by Keyword: Flexible electrode

Fontana-Escartin A, Puiggalí-Jou A, Lanzalaco S, Bertran O, Alemán C, (2021). Manufactured Flexible Electrodes for Dopamine Detection: Integration of Conducting Polymer in 3D-Printed Polylactic Acid Advanced Engineering Materials 23,

Flexible electrochemical sensors based on electroactive materials have emerged as powerful analytical tools for biomedical applications requiring bioanalytes detection. Within this context, 3D printing is a remarkable technology for developing electrochemical devices, due to no design constraints, waste minimization, and batch manufacturing with high reproducibility. However, the fabrication of 3D printed electrodes is still limited by the in-house fabrication of conductive filaments, which requires the mixture of the electroactive material with melted of thermoplastic polymer (e.g., polylactic acid, PLA). Herein, a simple approach is presented for preparing electrochemical dopamine (DA) biosensors. Specifically, the surface of 3D-printed PLA specimens, which exhibit an elastic modulus and a tensile strength of 3.7 +/- 0.3 GPa and 47 +/- 1 MPa, respectively, is activated applying a 0.5 m NaOH solution for 30 min and, subsequently, poly(3,4-ethylenedioxythiophene) is polymerized in situ using aqueous solvent. The detection of DA with the produced sensors has been demonstrated by cyclic voltammetry, differential pulse voltammetry, and chronoamperometry. In summary, the obtained results reflect that low-cost electrochemical sensors, which are widely used in medicine and biotechnology, can be rapidly fabricated using the proposed approach that, although based on additive manufacturing, does not require the preparation of conductive filaments.

JTD Keywords: 3d printers, Additive manufacturing, Amines, Batch manufacturing, Biomedical applications, Chronoamperometry, Conducting polymer, Conducting polymers, Conductive filaments, Conservation, Cyclic voltammetry, Differential pulse voltammetry, Electroactive material, Electrochemical biosensor, Electrochemical devices, Electrochemical sensors, Electrodes, Electron emission, Flexible electrode, High reproducibility, Medical applications, Neurophysiology, Poly-3 ,4-ethylenedioxythiophene, Polyesters, Polylactic aci, Sodium hydroxide, Tensile strength, Thermoplastic polymer

Saborío, M. G., Svelic, P., Casanovas, J., Ruano, G., Pérez-Madrigal, M. M., Franco, L., Torras, J., Estrany, F., Alemán, C., (2019). Hydrogels for flexible and compressible free standing cellulose supercapacitors European Polymer Journal 118, 347-357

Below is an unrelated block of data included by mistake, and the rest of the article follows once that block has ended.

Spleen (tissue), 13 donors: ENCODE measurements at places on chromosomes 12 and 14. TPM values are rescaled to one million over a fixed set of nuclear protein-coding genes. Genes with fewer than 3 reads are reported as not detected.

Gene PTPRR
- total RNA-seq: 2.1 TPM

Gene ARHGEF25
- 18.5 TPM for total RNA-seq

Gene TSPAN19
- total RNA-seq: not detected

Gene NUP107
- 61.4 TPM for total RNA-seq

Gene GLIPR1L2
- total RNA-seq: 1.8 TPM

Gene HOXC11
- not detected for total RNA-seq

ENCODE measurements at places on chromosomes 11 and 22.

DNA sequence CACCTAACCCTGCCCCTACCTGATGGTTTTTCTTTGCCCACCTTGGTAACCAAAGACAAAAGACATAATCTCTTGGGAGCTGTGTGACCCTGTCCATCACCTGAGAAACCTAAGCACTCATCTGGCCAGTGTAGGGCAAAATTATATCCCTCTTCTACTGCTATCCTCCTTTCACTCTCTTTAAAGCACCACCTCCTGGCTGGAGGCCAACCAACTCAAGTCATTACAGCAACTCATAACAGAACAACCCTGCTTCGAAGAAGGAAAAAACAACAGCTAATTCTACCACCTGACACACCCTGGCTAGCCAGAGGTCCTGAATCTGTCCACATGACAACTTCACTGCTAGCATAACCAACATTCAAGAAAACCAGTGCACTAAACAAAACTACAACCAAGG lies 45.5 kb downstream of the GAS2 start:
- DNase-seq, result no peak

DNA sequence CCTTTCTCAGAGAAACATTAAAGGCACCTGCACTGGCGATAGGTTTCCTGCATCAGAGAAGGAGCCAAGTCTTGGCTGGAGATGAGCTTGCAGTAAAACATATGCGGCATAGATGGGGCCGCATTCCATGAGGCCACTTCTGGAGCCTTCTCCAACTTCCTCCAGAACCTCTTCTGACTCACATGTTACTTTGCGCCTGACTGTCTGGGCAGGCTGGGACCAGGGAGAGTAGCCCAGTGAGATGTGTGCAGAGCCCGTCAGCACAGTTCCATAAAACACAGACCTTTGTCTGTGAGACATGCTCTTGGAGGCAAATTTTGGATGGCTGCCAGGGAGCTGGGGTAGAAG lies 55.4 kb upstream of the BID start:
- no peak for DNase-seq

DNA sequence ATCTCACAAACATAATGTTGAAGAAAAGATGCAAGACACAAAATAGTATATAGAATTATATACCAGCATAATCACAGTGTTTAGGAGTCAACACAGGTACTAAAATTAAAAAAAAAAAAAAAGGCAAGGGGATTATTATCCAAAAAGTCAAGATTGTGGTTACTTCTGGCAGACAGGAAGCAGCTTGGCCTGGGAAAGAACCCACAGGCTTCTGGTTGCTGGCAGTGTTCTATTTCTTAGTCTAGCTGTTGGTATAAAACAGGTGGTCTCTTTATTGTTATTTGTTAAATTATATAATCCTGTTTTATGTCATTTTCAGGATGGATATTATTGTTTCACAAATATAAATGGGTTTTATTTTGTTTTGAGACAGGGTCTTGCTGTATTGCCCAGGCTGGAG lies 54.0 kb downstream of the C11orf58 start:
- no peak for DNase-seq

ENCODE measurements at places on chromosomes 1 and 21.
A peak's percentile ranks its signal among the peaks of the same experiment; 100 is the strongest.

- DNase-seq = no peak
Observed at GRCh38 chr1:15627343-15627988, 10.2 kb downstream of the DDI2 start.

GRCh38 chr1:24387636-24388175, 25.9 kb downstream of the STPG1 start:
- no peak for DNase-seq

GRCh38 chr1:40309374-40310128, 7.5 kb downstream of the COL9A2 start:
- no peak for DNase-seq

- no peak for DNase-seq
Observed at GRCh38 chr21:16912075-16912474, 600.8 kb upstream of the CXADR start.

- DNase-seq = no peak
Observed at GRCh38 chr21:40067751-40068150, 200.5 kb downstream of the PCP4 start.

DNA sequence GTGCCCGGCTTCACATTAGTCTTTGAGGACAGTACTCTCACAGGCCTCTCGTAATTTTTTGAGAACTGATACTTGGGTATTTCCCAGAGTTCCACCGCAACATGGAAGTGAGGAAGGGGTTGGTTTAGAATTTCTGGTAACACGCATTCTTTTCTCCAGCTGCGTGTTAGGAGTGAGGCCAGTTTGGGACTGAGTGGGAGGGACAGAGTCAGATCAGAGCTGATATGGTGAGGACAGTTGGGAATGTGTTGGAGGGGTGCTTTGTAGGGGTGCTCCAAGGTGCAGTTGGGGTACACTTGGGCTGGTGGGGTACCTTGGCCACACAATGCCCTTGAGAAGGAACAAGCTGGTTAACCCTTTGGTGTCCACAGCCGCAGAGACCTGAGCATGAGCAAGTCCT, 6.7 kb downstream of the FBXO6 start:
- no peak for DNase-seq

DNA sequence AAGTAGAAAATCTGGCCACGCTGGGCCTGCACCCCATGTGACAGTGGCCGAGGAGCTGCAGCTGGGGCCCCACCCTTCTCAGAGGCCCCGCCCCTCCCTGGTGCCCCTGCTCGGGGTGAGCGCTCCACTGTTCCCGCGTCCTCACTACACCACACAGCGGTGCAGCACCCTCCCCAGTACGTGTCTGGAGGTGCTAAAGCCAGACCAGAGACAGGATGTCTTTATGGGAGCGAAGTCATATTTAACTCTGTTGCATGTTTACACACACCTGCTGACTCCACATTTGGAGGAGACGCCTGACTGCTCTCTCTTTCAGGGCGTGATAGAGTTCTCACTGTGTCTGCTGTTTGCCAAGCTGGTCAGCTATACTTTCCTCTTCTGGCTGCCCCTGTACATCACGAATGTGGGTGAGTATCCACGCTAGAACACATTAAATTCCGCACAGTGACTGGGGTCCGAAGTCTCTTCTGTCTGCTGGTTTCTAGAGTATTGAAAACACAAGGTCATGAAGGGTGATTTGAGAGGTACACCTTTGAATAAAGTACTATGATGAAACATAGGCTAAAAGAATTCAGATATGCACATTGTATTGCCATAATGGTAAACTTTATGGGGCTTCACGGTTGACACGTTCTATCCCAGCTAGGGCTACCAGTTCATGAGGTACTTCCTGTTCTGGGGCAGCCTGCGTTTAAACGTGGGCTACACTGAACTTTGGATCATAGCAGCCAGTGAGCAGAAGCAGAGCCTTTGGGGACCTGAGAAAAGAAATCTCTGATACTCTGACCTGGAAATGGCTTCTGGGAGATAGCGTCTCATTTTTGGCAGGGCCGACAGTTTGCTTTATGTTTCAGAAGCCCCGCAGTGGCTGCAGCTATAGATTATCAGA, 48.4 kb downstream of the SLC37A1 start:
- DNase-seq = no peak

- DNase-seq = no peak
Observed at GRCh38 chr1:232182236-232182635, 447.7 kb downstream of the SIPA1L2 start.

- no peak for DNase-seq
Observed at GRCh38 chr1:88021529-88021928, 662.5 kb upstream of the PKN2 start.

Cellulose-based supercapacitors display important advantages in comparison with devices fabricated with other materials, regarding environmental friendliness, flexibility, cost and versatility. Recent progress in the field has been mainly focused on the utilization of cellulose fibres as: structural mechanical reinforcement of electrodes; precursors of electrically active carbon-based materials; or primary electrolytes that act as reservoirs of secondary electrolytes. In this work, a flexible, lightweight, robust, portable and manageable all-carboxymethyl cellulose symmetric supercapacitor has been obtained by assembling two electrodes based on carboxymethyl cellulose hydrogels to a solid electrolytic medium formulated with the same material. Hydrogels, which were made by cross-linking carboxymethyl cellulose paste with citric acid in water, rendered not only effective solid electrolytic media by simply loading NaCl but also electroactive electrodes. For the latter, conducting polymer microparticles, which were loaded into the hydrogel network during the physical cross-linking step, were appropriately connected through the in situ anodic polymerization of a similar conducting polymer in aqueous medium, thus creating conduction paths. The performance of the assembled supercapacitors has been proved by cyclic voltammetry, galvanostatic charge-discharge and electrochemical impedance spectroscopy. This design opens a new window for the green and mass production of flexible cellulose-based supercapacitors.

JTD Keywords: Conducting polymer, Energy storage, Flexible electrodes, In situ polymerization, Wearable electronics